Remembering to Remember: How Transparency is the Heart of Learning Healthcare Systems
- Andrew Trees
I’m bad at remembering my jacket in the overhead. Three wounded soldiers in three years. I travel a lot and have a lot on my mind, but that’s no excuse. I was distracted on a call with our Marketing Lead and had to race to my folks’ home for Thanksgiving, but that’s no excuse.
In the margin these are all important things. But how do I not leave another jacket on a plane?
My job is to understand how hospital leaders manage toward better patient care. While they might call it different things, the common goal most have is becoming a Learning Healthcare System. Aligning science, informatics, incentives, and culture toward self-improvement and innovation—particularly when collected through the instincts of patients and providers. Sounds like the kind of place I'd want my parents to find care when they need it most.
Unfortunately, becoming a Learning Healthcare System is operationally challenging. Leaders wake up with the highest aspirations, only to find themselves hours later straining to put out fires. Just showing up feels like a challenge. Sometimes in body, more often in soul. The idea of a Learning Healthcare System is there. The motivation and desire are there. Mountains of research exist (and arguably too many consultants). What health systems lack are the tools to build transparency and alignment around the best opportunities for betterment.
Forgotten jackets and unnecessary catheter days are orders of magnitude different importance. Yet I relate: how do I become a better (less forgetful?) me when I want to, but don’t know where to start… until it is too late, if I ever find out?
Right now is fleeting. The only thing scarier than what I don’t know right now is who I am and how I act generally. By the time one remembers to remember their jacket, the jacket has often already been forgotten, and something more important, unknown, has been missed.
Where should I focus my attention tomorrow? Me, specifically?
When I founded Agathos in 2015, I was enraptured by the concept of transparency. Because transparency into something would only be valuable when that something could be one thing or another. True or false. This or that. Close or far. Good or bad. A lot or a little. In other words, transparency is only valuable where there is the potential for variation. And there is a lot of clinical variation in healthcare. Combing health data on a daily basis... some of it is warranted, some of it illusory, and some of it real and relevant.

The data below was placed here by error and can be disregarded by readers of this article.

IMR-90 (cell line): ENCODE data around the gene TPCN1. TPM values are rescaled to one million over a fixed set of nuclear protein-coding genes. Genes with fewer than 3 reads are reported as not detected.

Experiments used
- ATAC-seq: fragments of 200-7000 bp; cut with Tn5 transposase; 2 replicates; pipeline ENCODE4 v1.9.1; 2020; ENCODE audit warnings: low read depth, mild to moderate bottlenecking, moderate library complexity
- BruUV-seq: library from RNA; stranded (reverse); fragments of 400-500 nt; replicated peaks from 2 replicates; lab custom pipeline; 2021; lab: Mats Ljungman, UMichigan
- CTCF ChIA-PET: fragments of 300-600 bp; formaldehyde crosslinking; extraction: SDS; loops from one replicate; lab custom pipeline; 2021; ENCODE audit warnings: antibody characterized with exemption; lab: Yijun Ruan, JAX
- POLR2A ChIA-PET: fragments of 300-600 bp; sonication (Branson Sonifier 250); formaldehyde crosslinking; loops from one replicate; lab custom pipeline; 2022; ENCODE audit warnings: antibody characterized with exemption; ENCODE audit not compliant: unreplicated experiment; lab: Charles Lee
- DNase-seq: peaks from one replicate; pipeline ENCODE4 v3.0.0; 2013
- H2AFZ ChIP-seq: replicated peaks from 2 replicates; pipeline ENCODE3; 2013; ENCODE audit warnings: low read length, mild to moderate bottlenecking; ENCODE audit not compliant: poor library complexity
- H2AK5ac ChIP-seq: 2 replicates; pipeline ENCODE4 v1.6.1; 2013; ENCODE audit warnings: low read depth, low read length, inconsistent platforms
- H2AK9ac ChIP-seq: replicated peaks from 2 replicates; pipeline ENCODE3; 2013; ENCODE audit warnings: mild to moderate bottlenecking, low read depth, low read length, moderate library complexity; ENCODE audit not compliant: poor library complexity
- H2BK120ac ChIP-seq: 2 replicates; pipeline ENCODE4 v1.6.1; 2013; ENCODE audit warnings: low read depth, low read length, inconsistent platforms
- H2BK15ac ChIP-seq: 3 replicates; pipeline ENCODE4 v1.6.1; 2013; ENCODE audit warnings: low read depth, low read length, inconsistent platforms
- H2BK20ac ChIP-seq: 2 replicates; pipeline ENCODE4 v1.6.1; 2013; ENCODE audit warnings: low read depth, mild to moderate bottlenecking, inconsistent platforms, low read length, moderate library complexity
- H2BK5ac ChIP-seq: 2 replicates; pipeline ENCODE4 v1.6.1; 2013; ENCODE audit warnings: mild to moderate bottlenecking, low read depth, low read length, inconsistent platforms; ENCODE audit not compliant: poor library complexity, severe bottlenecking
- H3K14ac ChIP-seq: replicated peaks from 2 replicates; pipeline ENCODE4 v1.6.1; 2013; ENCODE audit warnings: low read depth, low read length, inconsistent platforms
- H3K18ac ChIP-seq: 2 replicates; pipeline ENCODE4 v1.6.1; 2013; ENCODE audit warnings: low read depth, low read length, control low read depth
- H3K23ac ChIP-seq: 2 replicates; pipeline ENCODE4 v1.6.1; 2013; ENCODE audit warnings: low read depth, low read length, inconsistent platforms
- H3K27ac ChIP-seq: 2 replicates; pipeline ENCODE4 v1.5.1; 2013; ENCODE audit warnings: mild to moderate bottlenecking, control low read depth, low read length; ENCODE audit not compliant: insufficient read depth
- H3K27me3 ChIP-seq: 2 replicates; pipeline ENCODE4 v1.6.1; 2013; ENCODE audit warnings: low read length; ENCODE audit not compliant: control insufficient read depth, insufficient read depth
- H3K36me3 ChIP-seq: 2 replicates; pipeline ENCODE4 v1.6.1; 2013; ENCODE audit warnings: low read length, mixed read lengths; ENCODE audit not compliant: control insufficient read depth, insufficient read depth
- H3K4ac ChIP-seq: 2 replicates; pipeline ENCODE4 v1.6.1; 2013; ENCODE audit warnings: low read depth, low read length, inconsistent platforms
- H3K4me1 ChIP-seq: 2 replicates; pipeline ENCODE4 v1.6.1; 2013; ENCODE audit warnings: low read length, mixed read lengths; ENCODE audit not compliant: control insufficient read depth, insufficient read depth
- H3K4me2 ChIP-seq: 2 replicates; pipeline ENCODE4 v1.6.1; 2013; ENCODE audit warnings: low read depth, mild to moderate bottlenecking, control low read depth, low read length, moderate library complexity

Some physicians discharge patients earlier. Others later. Some ace process adherence. Others are exceptional negotiators. Some were trained to do X. Others were trained to do Y. Some work harder. Others work smarter. Some have a knack for heroics. Others [almost] never have “never” events. Some are just better. Others are in challenging seasons—work and life.
Some CEOs leave jackets on planes. They may talk too much, too loud, or struggle to show up on time, overutilize frameworks, underutilize mentors, over-coach, under-delegate. They also might be excellent strategists, advocates for their team, wells of energy where everybody needs it most.
All are very curious what they should focus on tomorrow to fuel their mission. Typically, this only makes sense in context of what we do well, poorly, or differently—relative to peers. But I could be doing dozens of things differently that I have no idea about yet. Little, high impact things that, if I knew them today, I would change tomorrow. They would be written by now, if I knew them.
Transparency facilitates new habits and collaboration, while cultivating a culture of learning, respectful debate, healthy competition, peer support, honest education, and objectivity. Like a shot, transparency can sting at first. But, for Learning Healthcare Systems (and people, of course), transparency becomes a trusted alley. Transparency is not the feedback we would give ourselves today. It is the surprising behavior change that happens tomorrow.
And probably more important than suit jackets.
P.S., if any other road warriors out there found a lonely charcoal J.Crew, Theory, or Boss (all 41L) suit jacket without pant bottoms, stuffed in the overhead bin above your carry-on, please drop me a line. Much appreciated!